TIPS FOR A CONSISTENT (AND ENJOYABLE) HOME PRACTICE
Forming a consistent home practice can be a challenge to say the least. I have often found myself quitting half way through, or skipping parts of the video I was watching, or (often) not making it onto my mat at all.
The motivation I have to practice, on my own, without a class, used to move in waves; there have been months where I wouldn’t miss a day, followed by weeks of drips and drabs, and then, barely there at all.
But I like to think that now, 6 years in, I understand myself and my relationship with my practice enough to know what works. I wanted to share that with you. And whilst I understand we are all very different, I hope that you might find at least one of the nine ideas below helpful.
ACKNOWLEDGE IT'S NOT A CLASS
I think sometimes hope to feel the same at home as we do in a studio, and when we don’t we get a little confused or feel a bit lost and so stop. Practicing on your own feels different to being in a room with others, but that is okay. I think when we acknowledge that, we are already on our way to being okay with it.
CREATE A SPACE
In the same way that your teacher probably sets up some candles and closes the door before class, it can be helpful to set the scene. This doesn’t mean you need a yoga room nor incense nor anything you haven’t got. It might be something as simple as lighting a candle to signify your practice has begun, or closing the door, or putting your phone on aeroplane mode, or asking your partner not to disturb you for half an hour.
I used to associate discipline with being well-behaved - but here I mean ‘loving discipline’. Disciple is keeping a promise to yourself; something we decide when we feel happy and clear. It’s doing the thing that will ultimately make us feel better, even when sometimes (in the short term) it might feel easier to do the opposite. I made myself a calendar and (like a kid and a star chart) have found checking off each day super helpful for this.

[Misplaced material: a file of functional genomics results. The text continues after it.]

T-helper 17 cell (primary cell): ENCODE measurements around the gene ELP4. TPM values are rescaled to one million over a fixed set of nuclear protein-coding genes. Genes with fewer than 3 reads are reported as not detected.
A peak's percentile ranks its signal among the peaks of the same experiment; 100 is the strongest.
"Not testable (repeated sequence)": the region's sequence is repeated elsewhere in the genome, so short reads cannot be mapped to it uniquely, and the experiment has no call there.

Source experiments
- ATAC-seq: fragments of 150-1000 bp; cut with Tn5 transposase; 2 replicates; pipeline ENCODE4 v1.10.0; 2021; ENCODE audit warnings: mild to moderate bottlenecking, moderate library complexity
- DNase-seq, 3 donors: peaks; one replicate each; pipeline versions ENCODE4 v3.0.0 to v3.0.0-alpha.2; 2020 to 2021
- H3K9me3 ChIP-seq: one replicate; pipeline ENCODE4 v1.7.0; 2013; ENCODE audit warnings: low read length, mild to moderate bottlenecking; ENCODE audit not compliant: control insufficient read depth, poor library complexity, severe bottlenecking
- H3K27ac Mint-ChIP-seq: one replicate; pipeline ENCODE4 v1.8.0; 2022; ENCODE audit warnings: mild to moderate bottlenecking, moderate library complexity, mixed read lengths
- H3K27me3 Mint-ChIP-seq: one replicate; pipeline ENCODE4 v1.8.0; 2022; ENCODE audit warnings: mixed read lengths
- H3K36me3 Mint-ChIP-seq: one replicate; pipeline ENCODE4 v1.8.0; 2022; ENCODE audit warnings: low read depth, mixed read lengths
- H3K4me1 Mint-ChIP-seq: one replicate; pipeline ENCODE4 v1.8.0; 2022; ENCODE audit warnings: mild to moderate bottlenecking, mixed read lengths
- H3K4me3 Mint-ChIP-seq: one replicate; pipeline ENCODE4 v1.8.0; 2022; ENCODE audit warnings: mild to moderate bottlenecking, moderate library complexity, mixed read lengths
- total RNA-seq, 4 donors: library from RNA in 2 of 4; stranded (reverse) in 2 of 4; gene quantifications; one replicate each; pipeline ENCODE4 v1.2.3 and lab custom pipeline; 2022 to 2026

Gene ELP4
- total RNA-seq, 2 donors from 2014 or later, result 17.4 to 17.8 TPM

BREAK THE BARRIER
You know when you are on a run and the first 15 minutes feel like hell? And then you get into the rhythm of things and you lose yourself? I have often found that my home practice feels like that too. It is okay for this to feel hard. Trust it will come with time.
CREATE A ROUTINE
In the same way that we attend the same classes each week, schedule in your practice and show up. Create the space in your diary and in your mind for it. Make it as non-negotiable as attending the real thing feels.
If getting on your mat for an hour feel impossible allow yourself to start with 10/15/20 minutes. Be kind and compassionate. Much like you wouldn’t expect to be good at yoga the first few times you did it, self practice ALSO requires practice. Start small so you can create, feel and celebrate wins.
DON'T SKIP SAVASANA
I know it is easy to finish the physical part of the class and jump straight off your mat. But savasana gives you the time to take stock. It allows your to appreciate and be grateful for all your just did. It is proving to yourself you are allowed to have time for YOU and you are allowed to slow down. All which makes the next practice feel easier.
If you notice resistance cropping up can you journal on it? Where does it come from? Perhaps it is to do with the practice itself, maybe you don’t resonate with the teacher, or you want a class that challenges you more. Perhaps the feeling comes from allowing yourself to slow down when a few steps away is work, or, opposite, the TV and sofa. The better we can understand ourselves, the more we can work through this.
Ahimsa means non harm - to yourself and others. Be kind and have compassion for yourself as you figure this all out.